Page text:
The theatre was a magical place. It was a world like no other. Letty loved the times she was allowed to come with her father to the theatre. Later in life, when she reflected on her happy childhood, there was one memory that stood out. It would have been in 1839 because she remembered that she was almost 12 years old.
Her father, the director of the Royal Theatre, had just returned home from a visit to the Royal Palace. He was in a great mood and had asked if she wanted to see a final rehearsal at the theatre the following day. The opera, Robert of Normandy, was to open in two days.
The next day, she and her father arrived at the Royal Theatre and her father introduced her to the women performers. She remembered the opera singers, Mathilda Gelhaar, Jenny Lind, and Mina Fundin, the actress Charlotta Almlöf, and the ballerinas, Sophie Daguin and Adolfina Fägerstedt. They were so friendly and lively. They were not stodgy like the women who would come to visit her mother. And oh, were they beautiful! The only disappointment, and surprise, was that they did not wear their costumes at the dress rehearsal. She had so much looked forward to seeing the women’s dresses.
Letty got to choose where to sit, and she picked the first row on one of the balconies. She could see her father walk around on stage in his slippers, talking to the actors. Then the curtains closed and in the dim light from the oil lamps in the large chandelier, she waited. She could see the orchestra getting ready and the conductor looking out over the musicians and their shiny instruments. Robert of Normandy was an opera in five acts by composer Giacomo Meyerbeer. He had named the opera, Robert le Diable, but in Stockholm, they had given it a different name.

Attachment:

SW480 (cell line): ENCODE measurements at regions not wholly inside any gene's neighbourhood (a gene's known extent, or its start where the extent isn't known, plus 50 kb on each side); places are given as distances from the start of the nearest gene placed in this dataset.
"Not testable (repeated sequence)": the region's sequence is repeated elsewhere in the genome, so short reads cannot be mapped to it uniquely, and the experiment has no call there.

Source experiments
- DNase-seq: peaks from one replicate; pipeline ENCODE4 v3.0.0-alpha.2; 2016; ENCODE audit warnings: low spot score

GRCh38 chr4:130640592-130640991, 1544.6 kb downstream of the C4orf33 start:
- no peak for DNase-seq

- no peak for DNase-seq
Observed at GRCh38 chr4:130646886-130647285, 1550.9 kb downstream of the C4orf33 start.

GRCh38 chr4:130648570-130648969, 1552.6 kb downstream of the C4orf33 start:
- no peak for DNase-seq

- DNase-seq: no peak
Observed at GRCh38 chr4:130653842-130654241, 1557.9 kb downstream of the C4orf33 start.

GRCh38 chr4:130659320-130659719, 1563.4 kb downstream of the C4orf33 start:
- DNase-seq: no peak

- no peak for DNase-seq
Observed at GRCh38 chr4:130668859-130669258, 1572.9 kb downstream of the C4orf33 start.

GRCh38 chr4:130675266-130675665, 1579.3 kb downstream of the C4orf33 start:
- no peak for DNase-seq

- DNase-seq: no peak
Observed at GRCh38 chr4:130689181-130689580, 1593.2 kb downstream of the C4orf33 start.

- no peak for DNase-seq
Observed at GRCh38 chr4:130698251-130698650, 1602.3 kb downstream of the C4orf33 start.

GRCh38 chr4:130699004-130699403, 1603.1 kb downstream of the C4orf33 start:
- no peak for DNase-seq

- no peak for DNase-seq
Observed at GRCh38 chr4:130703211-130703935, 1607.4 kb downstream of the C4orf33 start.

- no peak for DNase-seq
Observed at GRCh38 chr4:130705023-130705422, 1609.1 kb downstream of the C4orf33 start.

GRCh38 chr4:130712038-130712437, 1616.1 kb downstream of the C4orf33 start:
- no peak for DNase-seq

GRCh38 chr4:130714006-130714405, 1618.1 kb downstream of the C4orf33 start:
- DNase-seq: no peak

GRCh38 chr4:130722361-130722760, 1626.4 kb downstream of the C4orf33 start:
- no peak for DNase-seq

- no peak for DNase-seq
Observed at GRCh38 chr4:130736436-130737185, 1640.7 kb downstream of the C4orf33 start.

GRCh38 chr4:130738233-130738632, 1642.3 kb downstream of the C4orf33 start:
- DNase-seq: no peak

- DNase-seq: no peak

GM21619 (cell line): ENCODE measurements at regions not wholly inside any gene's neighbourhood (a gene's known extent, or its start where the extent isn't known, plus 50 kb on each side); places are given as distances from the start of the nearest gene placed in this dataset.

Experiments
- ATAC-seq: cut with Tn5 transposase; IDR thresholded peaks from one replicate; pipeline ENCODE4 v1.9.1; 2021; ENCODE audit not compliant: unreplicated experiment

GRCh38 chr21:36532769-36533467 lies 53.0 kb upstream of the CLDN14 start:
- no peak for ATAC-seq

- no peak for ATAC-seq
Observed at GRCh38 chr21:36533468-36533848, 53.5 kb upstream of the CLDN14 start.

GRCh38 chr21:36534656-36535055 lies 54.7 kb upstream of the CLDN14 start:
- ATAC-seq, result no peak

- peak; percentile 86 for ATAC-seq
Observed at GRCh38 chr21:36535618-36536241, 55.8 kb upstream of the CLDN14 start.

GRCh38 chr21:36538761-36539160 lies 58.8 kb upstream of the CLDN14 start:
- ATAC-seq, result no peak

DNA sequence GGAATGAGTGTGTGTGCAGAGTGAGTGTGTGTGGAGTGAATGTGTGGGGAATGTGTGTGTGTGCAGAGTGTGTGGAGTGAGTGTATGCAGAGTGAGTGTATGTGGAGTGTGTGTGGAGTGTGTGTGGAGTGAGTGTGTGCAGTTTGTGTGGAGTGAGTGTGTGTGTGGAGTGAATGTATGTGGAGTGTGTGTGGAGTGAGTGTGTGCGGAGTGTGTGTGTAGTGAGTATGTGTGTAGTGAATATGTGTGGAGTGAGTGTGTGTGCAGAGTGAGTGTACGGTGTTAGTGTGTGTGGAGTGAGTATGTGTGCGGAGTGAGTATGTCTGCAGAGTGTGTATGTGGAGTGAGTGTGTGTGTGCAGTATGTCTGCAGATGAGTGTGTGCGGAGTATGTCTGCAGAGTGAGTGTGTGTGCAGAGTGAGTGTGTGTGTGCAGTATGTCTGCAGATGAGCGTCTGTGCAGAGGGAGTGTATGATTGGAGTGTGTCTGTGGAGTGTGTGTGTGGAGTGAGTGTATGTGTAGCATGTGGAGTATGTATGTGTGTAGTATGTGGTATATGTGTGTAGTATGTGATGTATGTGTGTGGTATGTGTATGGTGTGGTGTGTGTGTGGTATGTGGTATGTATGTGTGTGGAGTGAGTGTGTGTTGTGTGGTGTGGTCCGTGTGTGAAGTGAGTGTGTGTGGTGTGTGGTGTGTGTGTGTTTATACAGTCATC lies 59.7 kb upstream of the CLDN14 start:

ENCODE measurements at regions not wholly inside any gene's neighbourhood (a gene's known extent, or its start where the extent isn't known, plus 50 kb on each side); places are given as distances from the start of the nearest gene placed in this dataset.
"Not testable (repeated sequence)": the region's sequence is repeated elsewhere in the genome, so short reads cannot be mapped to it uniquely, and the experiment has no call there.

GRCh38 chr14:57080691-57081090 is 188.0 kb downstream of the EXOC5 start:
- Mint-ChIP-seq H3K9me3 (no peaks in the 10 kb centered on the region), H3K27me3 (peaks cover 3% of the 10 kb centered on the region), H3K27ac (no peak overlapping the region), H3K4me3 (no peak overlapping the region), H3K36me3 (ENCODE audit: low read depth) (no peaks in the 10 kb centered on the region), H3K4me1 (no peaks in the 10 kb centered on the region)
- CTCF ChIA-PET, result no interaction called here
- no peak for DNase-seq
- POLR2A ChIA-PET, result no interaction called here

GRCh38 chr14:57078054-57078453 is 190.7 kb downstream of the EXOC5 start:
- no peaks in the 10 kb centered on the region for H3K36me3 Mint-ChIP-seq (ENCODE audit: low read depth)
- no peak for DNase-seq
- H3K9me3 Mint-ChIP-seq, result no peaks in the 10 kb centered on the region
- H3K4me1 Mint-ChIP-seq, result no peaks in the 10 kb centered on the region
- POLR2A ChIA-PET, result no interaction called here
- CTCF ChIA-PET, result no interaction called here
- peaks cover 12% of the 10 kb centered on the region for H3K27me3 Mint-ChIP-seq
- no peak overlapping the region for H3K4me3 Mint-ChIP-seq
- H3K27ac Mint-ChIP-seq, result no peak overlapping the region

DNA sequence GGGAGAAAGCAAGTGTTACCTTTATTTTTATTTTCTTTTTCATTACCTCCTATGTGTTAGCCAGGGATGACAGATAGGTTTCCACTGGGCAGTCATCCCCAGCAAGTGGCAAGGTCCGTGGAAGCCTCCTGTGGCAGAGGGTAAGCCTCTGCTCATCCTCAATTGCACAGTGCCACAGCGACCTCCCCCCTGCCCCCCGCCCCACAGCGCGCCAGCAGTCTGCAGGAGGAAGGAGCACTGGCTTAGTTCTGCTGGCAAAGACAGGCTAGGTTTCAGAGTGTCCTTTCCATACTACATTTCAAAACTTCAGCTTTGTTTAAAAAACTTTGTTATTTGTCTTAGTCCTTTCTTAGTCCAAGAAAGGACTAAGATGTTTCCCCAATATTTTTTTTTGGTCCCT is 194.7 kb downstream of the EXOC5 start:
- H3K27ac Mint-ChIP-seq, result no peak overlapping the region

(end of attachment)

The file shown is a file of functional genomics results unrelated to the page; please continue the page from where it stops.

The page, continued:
As the conductor raised his baton, the music started and the main curtain was raised. The illuminated stage revealed a beautifully painted backdrop. And on stage was a group of men. One of them was supposed to be Robert, but it wasn’t obvious who it was as they were still in their regular clothes. She remembered the chills when they started singing. Oh, could they sing! Letty forgot her disappointment that they were not in costume because it didn’t matter. She was mesmerized. If she only had the talent, she would love to work at the theatre when she grew up.
Watching Robert of Normandy became one of her most cherished childhood memories. Maybe because it was the first opera she saw at the theatre, and maybe it was because she felt like she had been part of the theatre family.
Many years later, when she saw Jenny Lind, who had become an international sensation, she remembered Lind’s performance as Alice in Robert of Normandy. It had been one of Jenny Lind’s first major performances.
Laetitia (Letty) Charlotta Juliania Backman
Letty Backman was listed as number 4 of the girls who got confirmed in St Jacob’s church. That should have been no surprise as her father was a colonel, an adjutant to King Carl XIV Johan, and the Director of the Royal Theatre (the opera house in Stockholm).
Letty was born on 11 July 1827 to Alexis Backman (1794-1871) and Lovisa Christina Strömbäck (1797-1873). She had a 2-year younger brother, named Alexis after his father. In 1844, when Letty was attending confirmation classes, the family lived at Mäster Samuels Gränd No. 48. That was two houses away from where Augusta’s friend Lotten lived. Letty’s father’s last year as director of the theatre was in 1844. The same year, Alexis Backman became the Postal Inspector in the town of Gävle, and the family left Stockholm.